Math::NumSeq::Pell -- Pell numbers
use Math::NumSeq::Pell; my $seq = Math::NumSeq::Pell->new; my ($i, $value) = $seq->next;
The Pell numbers
0, 1, 2, 5, 12, 29, 70, 169, 408, 985, 2378, 5741, 13860, ... starting i=0
where
P[k] = 2*P[k-1] + P[k-2] starting P[0]=0 and P[1]=1
See "FUNCTIONS" in Math::NumSeq for behaviour common to all sequence classes.
$seq = Math::NumSeq::Pell->new ()
Create and return a new sequence object.
($i, $value) = $seq->next()
Return the next index and value in the sequence.
When $value
exceeds the range of a Perl unsigned integer the return is a Math::BigInt
to preserve precision.
$seq->seek_to_i($i)
Move the current sequence position to $i
. The next call to next()
will return $i
and corresponding value.
$value = $seq->ith($i)
Return the $i
'th Pell number.
For negative <$i> the sequence is extended backwards as P[i]=P[i+2]-2*P[i+1]. The effect is the same numbers but negative at negative even i.
i P[i] --- ---- 0 0 -1 1 -2 -2 <----+ negative at even i -3 5 | -4 -12 <----+
When $value
exceeds the range of a Perl unsigned integer the return is a Math::BigInt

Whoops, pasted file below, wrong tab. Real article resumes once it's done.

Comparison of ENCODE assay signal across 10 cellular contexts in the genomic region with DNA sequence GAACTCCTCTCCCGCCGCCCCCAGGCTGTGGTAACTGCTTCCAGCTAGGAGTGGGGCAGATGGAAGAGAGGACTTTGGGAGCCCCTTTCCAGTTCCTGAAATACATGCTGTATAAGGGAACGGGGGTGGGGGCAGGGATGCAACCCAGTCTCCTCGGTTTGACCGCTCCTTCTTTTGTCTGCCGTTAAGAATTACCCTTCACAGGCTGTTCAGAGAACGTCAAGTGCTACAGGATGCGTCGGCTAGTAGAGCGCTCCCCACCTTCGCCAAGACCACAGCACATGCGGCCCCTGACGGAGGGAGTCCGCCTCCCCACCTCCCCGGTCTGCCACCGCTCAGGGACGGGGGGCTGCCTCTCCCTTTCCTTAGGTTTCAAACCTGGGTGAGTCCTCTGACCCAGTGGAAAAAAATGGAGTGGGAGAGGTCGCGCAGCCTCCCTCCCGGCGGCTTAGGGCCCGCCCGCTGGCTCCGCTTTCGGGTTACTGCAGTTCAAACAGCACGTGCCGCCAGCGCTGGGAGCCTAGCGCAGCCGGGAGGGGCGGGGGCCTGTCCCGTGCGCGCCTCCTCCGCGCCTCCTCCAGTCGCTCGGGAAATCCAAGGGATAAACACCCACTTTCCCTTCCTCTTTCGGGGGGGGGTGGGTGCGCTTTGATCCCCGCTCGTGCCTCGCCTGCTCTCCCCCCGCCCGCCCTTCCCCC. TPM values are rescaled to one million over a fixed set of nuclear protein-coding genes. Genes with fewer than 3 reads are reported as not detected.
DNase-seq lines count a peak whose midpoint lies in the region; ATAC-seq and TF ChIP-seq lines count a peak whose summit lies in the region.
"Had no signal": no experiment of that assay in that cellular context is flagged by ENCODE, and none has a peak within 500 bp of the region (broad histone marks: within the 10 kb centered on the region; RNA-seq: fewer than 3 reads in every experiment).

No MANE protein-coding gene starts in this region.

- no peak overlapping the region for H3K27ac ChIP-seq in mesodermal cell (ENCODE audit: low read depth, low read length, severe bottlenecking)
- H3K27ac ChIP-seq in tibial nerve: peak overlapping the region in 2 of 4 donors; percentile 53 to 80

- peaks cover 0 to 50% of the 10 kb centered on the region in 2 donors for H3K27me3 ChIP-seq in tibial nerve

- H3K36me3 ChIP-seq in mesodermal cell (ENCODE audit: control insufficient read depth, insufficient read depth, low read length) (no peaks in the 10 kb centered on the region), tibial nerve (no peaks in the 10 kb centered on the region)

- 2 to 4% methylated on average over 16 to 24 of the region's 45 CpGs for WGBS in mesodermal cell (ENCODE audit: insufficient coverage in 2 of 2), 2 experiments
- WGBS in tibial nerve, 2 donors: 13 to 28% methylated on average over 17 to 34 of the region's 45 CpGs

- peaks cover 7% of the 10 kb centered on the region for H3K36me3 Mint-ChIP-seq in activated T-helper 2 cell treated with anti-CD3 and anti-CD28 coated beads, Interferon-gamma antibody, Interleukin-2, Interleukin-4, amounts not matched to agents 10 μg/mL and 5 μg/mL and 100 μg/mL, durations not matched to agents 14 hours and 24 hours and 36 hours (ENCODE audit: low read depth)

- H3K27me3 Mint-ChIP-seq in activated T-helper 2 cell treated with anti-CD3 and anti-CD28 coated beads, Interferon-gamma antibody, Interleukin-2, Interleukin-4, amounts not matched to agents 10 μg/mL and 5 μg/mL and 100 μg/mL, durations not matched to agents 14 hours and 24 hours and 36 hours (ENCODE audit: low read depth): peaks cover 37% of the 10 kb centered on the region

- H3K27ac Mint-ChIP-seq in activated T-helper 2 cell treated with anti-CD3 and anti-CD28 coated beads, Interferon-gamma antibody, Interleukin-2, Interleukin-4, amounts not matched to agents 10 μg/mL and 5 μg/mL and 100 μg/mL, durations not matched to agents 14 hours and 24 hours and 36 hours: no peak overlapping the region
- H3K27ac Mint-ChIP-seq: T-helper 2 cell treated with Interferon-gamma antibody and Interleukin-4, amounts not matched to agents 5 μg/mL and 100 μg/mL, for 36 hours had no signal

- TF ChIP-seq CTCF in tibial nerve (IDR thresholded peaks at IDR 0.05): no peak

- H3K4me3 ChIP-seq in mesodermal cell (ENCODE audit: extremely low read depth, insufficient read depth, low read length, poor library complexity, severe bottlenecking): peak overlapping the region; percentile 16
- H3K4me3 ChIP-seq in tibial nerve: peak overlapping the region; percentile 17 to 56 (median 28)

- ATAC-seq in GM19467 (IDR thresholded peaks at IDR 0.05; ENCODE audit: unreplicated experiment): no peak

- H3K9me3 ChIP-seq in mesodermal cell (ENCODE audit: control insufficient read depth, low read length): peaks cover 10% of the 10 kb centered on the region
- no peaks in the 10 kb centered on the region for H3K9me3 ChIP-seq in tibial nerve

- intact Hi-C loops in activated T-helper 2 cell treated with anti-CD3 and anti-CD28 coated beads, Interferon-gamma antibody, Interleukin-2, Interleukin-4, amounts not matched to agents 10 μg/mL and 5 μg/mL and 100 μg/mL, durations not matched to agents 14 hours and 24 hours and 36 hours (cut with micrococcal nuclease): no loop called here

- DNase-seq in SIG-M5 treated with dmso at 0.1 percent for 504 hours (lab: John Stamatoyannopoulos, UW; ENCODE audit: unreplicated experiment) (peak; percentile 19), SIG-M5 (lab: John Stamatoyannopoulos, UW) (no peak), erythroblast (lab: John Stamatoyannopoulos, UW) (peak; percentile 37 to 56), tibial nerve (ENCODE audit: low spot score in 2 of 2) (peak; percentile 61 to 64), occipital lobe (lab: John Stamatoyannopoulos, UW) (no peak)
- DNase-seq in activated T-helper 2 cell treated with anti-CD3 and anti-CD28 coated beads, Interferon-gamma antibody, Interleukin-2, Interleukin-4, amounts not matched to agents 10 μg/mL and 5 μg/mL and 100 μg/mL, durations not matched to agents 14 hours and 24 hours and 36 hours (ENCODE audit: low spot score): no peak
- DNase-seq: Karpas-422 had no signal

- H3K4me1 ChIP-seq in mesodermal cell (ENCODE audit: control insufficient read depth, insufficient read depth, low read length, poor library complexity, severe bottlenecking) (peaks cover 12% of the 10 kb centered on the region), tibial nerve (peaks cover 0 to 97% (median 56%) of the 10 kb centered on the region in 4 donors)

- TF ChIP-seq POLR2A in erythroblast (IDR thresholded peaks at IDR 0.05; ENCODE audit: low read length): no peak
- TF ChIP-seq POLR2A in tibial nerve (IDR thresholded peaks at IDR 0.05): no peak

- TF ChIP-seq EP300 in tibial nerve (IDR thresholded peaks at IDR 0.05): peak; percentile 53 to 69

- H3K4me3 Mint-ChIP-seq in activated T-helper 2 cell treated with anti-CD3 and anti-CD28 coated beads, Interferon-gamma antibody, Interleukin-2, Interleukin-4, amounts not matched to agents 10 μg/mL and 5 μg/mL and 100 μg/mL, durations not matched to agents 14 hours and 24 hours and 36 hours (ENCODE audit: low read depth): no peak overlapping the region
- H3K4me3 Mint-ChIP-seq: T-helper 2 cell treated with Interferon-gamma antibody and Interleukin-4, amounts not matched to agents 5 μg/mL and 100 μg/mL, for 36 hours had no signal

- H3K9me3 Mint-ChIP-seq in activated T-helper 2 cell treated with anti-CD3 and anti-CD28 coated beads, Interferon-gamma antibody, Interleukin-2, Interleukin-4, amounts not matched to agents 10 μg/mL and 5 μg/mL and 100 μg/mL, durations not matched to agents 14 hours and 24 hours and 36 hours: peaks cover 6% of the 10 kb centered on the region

to preserve precision.
$bool = $seq->pred($value)
Return true if $value
occurs in the sequence, so is a positive Pell number.
$i = $seq->value_to_i_estimate($value)
Return an estimate of the i corresponding to $value
. See "Value to i Estimate" below.
The Pell numbers are a Lucas sequence and hence a power
(1+sqrt(2))^i - (1-sqrt(2))^i P[i] = ----------------------------- # exactly 2*sqrt(2)
Since abs(1-sqrt(2)) < 1 that term approaches zero, so taking logs the rest gives i approximately
log(value) + log(2*sqrt(2)) i ~= --------------------------- log(1+sqrt(2))
Math::NumSeq, Math::NumSeq::Fibonacci, Math::NumSeq::LucasNumbers
http://user42.tuxfamily.org/math-numseq/index.html
Copyright 2010, 2011, 2012, 2013, 2014 Kevin Ryde
Math-NumSeq is free software; you can redistribute it and/or modify it under the terms of the GNU General Public License as published by the Free Software Foundation; either version 3, or (at your option) any later version.
Math-NumSeq is distributed in the hope that it will be useful, but WITHOUT ANY WARRANTY; without even the implied warranty of MERCHANTABILITY or FITNESS FOR A PARTICULAR PURPOSE. See the GNU General Public License for more details.
You should have received a copy of the GNU General Public License along with Math-NumSeq. If not, see <http://www.gnu.org/licenses/>.